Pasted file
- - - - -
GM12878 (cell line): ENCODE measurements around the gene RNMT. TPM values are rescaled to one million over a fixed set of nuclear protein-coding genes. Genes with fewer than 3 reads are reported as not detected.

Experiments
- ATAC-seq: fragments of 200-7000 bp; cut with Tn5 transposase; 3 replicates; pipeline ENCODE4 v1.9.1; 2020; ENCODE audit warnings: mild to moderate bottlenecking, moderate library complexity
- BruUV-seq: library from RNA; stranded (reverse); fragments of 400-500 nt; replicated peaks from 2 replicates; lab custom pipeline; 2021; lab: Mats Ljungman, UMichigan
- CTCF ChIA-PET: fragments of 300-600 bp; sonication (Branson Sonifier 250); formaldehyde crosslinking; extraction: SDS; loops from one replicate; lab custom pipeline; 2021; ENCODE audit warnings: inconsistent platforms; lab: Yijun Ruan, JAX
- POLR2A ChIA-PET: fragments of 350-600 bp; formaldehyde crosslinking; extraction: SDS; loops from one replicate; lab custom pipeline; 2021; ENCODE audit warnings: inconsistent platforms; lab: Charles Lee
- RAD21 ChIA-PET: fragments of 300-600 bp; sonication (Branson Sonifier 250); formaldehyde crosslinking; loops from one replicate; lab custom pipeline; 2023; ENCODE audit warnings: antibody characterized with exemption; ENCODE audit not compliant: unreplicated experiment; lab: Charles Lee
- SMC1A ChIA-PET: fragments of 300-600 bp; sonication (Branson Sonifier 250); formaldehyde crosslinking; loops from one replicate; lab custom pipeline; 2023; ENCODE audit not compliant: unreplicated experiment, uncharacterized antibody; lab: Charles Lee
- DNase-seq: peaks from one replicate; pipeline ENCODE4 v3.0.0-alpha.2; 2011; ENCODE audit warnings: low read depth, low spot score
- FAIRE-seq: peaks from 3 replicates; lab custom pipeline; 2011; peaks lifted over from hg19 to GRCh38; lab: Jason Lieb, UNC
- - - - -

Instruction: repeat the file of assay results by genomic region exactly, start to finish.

GM12878 (cell line): ENCODE measurements around the gene RNMT. TPM values are rescaled to one million over a fixed set of nuclear protein-coding genes. Genes with fewer than 3 reads are reported as not detected.

Experiments
- ATAC-seq: fragments of 200-7000 bp; cut with Tn5 transposase; 3 replicates; pipeline ENCODE4 v1.9.1; 2020; ENCODE audit warnings: mild to moderate bottlenecking, moderate library complexity
- BruUV-seq: library from RNA; stranded (reverse); fragments of 400-500 nt; replicated peaks from 2 replicates; lab custom pipeline; 2021; lab: Mats Ljungman, UMichigan
- CTCF ChIA-PET: fragments of 300-600 bp; sonication (Branson Sonifier 250); formaldehyde crosslinking; extraction: SDS; loops from one replicate; lab custom pipeline; 2021; ENCODE audit warnings: inconsistent platforms; lab: Yijun Ruan, JAX
- POLR2A ChIA-PET: fragments of 350-600 bp; formaldehyde crosslinking; extraction: SDS; loops from one replicate; lab custom pipeline; 2021; ENCODE audit warnings: inconsistent platforms; lab: Charles Lee
- RAD21 ChIA-PET: fragments of 300-600 bp; sonication (Branson Sonifier 250); formaldehyde crosslinking; loops from one replicate; lab custom pipeline; 2023; ENCODE audit warnings: antibody characterized with exemption; ENCODE audit not compliant: unreplicated experiment; lab: Charles Lee
- SMC1A ChIA-PET: fragments of 300-600 bp; sonication (Branson Sonifier 250); formaldehyde crosslinking; loops from one replicate; lab custom pipeline; 2023; ENCODE audit not compliant: unreplicated experiment, uncharacterized antibody; lab: Charles Lee
- DNase-seq: peaks from one replicate; pipeline ENCODE4 v3.0.0-alpha.2; 2011; ENCODE audit warnings: low read depth, low spot score
- FAIRE-seq: peaks from 3 replicates; lab custom pipeline; 2011; peaks lifted over from hg19 to GRCh38; lab: Jason Lieb, UNC